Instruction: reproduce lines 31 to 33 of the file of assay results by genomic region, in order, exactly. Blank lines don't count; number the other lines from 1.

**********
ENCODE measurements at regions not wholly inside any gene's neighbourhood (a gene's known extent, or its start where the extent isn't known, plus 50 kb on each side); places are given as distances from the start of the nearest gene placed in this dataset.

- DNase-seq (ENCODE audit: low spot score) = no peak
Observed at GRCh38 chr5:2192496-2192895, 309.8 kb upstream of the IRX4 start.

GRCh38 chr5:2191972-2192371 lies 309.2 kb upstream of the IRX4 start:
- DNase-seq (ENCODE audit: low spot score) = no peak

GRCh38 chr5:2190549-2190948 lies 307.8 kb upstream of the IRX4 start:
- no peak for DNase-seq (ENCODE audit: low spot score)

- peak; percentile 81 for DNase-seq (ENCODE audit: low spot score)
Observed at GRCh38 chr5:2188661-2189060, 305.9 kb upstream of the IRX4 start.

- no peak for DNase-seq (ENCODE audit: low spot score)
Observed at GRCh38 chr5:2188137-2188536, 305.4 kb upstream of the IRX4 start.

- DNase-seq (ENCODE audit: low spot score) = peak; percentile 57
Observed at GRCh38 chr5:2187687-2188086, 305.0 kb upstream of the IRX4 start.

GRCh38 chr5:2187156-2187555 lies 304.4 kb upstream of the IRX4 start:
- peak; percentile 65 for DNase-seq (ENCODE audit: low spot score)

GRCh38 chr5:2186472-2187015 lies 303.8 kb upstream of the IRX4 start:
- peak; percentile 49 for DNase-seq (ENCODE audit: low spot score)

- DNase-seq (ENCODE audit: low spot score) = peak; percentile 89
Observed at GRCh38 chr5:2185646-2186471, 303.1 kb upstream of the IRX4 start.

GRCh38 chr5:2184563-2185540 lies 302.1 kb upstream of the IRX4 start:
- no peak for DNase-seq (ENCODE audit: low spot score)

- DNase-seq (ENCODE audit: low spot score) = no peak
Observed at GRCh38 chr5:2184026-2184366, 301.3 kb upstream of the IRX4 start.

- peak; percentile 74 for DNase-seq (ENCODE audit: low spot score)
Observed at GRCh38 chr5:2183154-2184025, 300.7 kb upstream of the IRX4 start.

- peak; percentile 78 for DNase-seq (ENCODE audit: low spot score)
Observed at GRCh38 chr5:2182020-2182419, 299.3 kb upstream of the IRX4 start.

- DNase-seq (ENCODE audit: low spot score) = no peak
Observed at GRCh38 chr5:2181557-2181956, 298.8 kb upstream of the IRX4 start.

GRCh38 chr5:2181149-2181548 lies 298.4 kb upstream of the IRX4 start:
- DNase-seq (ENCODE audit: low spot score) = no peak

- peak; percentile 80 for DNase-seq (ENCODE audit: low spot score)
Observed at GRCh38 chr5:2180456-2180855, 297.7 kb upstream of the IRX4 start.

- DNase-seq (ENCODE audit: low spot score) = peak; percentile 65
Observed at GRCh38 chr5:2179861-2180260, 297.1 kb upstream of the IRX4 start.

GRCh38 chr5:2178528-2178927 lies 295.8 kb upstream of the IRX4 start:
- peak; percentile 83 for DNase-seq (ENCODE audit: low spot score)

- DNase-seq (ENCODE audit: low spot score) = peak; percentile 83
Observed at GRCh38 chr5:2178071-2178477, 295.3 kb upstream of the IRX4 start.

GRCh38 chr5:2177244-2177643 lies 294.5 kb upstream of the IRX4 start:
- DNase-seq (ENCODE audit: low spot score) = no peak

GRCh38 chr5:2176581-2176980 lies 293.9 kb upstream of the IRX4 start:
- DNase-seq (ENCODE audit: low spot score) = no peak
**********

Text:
- DNase-seq (ENCODE audit: low spot score) = no peak

- peak; percentile 80 for DNase-seq (ENCODE audit: low spot score)
Observed at GRCh38 chr5:2180456-2180855, 297.7 kb upstream of the IRX4 start.